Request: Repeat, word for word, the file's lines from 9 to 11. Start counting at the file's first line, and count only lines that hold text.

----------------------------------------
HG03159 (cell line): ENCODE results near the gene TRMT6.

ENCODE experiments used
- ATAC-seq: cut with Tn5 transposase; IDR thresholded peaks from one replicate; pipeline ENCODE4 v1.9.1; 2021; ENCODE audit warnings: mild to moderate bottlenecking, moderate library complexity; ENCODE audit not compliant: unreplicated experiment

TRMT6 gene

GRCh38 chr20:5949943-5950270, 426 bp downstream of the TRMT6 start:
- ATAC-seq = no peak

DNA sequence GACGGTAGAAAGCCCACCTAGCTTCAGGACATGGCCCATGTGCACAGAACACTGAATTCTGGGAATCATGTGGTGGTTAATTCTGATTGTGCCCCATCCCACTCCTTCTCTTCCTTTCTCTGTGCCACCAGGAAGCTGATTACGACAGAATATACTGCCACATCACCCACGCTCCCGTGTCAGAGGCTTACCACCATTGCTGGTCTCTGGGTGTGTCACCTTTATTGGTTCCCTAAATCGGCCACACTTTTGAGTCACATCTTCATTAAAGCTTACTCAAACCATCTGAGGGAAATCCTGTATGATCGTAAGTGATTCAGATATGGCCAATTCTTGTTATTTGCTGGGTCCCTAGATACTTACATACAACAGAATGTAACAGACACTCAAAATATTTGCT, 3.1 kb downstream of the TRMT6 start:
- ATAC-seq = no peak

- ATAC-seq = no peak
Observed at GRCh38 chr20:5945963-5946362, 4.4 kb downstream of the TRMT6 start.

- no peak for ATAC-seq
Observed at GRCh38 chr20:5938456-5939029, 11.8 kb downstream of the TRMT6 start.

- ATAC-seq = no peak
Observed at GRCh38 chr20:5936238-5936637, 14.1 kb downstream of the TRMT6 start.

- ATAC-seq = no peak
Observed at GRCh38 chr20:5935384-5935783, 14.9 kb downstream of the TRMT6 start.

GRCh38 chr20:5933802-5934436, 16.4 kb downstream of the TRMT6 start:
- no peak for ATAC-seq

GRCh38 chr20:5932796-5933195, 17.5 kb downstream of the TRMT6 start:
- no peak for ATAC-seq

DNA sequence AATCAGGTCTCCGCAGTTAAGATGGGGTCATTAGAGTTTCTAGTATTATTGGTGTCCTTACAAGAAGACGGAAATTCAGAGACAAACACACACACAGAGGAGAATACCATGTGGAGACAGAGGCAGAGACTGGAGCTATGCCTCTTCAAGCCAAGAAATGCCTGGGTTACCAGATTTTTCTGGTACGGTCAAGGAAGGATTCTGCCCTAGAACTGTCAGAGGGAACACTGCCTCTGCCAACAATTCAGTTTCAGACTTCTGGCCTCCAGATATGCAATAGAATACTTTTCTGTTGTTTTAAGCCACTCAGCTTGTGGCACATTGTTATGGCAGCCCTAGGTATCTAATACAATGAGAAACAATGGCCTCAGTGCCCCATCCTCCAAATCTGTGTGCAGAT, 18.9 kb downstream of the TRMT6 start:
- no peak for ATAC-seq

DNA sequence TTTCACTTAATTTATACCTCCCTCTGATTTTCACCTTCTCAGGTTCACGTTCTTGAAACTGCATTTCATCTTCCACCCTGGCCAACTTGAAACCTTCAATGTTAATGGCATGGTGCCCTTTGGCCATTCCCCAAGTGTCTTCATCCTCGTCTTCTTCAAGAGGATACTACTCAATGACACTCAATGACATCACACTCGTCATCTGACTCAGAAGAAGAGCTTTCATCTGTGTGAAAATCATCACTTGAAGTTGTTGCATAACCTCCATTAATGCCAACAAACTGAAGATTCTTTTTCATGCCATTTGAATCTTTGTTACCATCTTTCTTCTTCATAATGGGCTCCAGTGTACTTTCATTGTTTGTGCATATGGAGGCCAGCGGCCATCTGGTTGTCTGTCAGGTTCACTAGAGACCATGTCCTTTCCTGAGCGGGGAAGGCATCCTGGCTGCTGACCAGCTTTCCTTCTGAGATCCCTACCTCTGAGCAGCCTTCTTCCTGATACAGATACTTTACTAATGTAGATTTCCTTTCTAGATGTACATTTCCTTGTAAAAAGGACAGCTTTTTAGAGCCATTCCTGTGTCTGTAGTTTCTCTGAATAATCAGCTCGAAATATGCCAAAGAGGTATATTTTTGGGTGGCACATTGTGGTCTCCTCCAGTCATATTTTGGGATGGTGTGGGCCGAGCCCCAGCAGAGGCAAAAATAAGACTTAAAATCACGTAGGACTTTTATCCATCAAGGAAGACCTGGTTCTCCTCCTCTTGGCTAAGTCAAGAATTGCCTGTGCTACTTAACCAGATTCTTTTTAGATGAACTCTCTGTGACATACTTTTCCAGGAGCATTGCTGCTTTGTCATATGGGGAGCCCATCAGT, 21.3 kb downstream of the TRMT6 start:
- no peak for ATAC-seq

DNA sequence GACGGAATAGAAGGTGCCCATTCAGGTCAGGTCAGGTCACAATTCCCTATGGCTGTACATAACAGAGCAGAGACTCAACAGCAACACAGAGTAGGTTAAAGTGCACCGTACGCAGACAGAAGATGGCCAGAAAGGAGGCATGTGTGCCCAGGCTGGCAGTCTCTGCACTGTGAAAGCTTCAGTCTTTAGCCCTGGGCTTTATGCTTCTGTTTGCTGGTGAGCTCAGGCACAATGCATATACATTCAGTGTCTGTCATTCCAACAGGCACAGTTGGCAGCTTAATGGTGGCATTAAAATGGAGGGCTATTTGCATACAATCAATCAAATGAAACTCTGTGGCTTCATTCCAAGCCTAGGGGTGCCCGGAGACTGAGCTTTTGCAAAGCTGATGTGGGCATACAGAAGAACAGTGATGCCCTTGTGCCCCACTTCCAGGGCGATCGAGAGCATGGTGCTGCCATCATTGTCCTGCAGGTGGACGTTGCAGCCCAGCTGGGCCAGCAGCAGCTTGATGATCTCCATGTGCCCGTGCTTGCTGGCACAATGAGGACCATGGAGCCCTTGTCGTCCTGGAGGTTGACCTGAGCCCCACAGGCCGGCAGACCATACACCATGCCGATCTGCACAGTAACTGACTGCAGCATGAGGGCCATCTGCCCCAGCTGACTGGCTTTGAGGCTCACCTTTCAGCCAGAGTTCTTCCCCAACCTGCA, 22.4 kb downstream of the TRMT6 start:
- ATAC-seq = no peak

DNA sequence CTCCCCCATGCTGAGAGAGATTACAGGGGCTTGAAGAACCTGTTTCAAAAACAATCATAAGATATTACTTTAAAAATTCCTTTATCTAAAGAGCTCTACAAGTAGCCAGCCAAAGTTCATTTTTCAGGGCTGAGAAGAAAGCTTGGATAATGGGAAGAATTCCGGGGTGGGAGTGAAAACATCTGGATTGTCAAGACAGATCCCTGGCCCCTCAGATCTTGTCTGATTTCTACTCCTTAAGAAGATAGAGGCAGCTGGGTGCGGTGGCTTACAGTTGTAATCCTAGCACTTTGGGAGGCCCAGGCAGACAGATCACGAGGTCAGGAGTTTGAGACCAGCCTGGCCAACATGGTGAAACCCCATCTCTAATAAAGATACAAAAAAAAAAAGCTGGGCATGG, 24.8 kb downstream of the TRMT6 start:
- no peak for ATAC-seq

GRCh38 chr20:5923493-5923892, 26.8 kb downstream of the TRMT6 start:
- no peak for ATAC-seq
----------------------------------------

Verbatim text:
- ATAC-seq = no peak
Observed at GRCh38 chr20:5945963-5946362, 4.4 kb downstream of the TRMT6 start.

- no peak for ATAC-seq